Squats: The King of Exercises

Squats: The King of Exercises

Published August 2, 2010

Question: What exercise works your major muscle groups as well as your cardiovascular system, burns major calories, increases your heart and lung capacity, creates an overall anabolic environment in the body that maximizes gains from other exercises, and boosts your body's natural production of growth hormone and testosterone?

If you guessed squats, you are on the money! In a world full of fancy gym equipment and fitness fads, the squat should not be overlooked. Functional training? What exercise could be more functional; your legs support and transport the rest of your body. Core training? Your abs and lower back receive a full workout from squats.

So why aren't squats the most popular exercise in the gym?  One reason is that they are tough; but wouldn't you rather do something that's tough and guarantees results?? Another is that people are unsure about proper form. So here are some tips:

Squat Setup. You'll have to think about a lot of things at first. Study the tips below, start with an empty barbell and focus on your technique.

Chest Up. Keeping your chest up makes lower back rounding impossible & tightening of your upper back easier.

Forward Look. Look down & your back will bend. Look at the ceiling & your neck will hurt. Look forward.

Bar Position. Put the bar low, on the muscles of your back shoulders, below the bone at the top of your shoulder blades.

Grip Width. A narrow grip makes it easier to tighten your upper back.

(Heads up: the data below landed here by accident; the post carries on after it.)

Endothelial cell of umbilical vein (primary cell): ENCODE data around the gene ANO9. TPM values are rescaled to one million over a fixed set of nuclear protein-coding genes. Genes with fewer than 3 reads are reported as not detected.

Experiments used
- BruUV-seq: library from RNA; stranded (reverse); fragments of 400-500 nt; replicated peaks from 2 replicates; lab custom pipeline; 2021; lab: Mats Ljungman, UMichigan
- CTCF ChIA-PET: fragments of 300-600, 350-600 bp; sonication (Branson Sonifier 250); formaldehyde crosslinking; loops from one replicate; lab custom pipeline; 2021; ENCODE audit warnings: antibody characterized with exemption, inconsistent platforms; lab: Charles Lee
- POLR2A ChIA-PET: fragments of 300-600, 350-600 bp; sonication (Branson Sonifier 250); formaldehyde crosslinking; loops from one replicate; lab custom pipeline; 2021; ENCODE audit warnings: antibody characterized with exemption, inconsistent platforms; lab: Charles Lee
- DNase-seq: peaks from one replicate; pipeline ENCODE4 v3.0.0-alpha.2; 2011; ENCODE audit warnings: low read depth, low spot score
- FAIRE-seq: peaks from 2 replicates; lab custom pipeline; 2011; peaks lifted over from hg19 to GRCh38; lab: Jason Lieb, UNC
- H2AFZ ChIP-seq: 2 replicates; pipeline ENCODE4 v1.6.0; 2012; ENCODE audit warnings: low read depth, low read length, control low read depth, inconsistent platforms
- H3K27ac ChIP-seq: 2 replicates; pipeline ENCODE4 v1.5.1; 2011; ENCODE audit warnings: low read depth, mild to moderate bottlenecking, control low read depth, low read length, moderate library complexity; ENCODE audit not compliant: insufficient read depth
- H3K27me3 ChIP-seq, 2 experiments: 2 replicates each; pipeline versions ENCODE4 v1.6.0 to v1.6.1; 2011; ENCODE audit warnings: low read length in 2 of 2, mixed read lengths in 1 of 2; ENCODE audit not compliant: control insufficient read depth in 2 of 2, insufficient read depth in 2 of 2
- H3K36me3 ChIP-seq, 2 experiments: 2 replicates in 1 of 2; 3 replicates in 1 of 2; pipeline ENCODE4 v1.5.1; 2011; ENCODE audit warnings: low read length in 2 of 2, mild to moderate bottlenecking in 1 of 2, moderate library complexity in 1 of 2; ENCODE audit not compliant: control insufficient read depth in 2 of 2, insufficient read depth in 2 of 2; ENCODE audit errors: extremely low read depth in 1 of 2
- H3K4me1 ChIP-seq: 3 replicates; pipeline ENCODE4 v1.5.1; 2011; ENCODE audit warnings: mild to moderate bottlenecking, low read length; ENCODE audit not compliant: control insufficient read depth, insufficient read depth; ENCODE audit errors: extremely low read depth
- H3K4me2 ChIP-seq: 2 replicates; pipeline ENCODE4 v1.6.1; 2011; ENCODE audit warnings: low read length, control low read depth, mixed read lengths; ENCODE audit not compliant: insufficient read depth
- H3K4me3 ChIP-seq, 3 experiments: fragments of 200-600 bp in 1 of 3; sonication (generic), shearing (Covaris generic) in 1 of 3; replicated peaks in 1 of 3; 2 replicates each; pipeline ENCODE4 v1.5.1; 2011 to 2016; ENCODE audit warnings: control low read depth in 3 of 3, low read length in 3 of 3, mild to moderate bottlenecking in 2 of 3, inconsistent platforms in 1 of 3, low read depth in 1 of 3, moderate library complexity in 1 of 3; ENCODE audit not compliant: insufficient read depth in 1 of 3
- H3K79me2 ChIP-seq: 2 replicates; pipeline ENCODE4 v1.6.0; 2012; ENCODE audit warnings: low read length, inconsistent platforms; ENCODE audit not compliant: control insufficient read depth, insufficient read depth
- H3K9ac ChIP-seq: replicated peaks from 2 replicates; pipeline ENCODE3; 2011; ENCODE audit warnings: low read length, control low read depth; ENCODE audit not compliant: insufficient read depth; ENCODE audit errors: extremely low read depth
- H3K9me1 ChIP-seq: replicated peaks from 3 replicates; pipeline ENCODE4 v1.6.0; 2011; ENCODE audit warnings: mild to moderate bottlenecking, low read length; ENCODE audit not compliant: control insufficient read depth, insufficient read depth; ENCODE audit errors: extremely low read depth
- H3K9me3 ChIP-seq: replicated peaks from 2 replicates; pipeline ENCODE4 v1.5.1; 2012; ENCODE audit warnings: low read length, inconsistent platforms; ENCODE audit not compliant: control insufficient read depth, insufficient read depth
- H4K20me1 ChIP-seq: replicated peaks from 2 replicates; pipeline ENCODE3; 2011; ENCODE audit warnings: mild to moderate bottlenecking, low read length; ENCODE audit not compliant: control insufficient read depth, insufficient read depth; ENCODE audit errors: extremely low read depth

Thumbless Grip. Put your thumbs on top of the bar, next to your fingers. You'll be able to keep your wrists inline with your forearms.

Straight Wrists. Your back supports the weight, not your hands. Keep your wrists in line with your forearm, never bend them.

Tight Upper-back. Bring your shoulder blades together. Tightening the upper back gives the bar a solid base to rest on.

Elbows Back. Don't let them come forward during the squat. Pushing your elbows back prevents elbow injuries.

Foot Stance. A narrow stance doesn't work for the low bar squat. Heels should be shoulder-width apart.

Toes Out. Point your toes out at about 30 degrees. Your toes must always follow your knees.

Weight on The Heels. Curl your toes up if needed. Never get on your toes. Push from the heels.

Squatting Down. You have unracked the bar correctly. All muscles are tight & ready to squat. The hips are key to the low bar squat.

Hips Back. Think sitting on your toilet. Hips go back first, way back. If you can't, you probably have tight hamstrings. Do the squat stretch.

Knees Over Toes. Don't let your knees travel forward in the bottom squat position. Knees over the toes, not further.

Knees Out. Never allow your knees to buckle in. It can cause knee injury. Push your knees out.

Hit Parallel. Your hip joint must come lower than your knee joint. Ask someone to judge your depth or tape yourself. No partial squats.

Squatting Up. Your hip muscles are stretched when you hit parallel. Use that stretch to bounce from the bottom. DO NOT relax your hip muscles & DO NOT bounce off your knees. Keep your hip muscles tensed.

Hips Up. If your hips come forward, your knees will also come forward. Drive your hips up straight out of the bottom.

Squeeze Your Glutes. Power comes from the glutes. Squeeze your glutes as hard as you can while driving your hips up.

Push From The Heels. Curl your toes up if needed. Don't let your heels come off the floor. Push from the heels.

Knees Out. Same as for the way down: don't let your knees buckle in. Push your knees out.

Add this exercise to your arsenal and you can't go wrong!  Shoot for 3 sets of 10 reps.

Inhale on the way down and exhale on the way up.  Do not lock knees at the top, this ensures continuous tension on the muscle while keeping stress off of your joints.

VIDEO: Mark Jenkins Squatting

Click the link to see me squatting! Please keep in mind I have been doing this for a minute!


Mark Jenkins

Written by <P>Mark Jenkins Universal Wellness, LLC</P>


Latest in news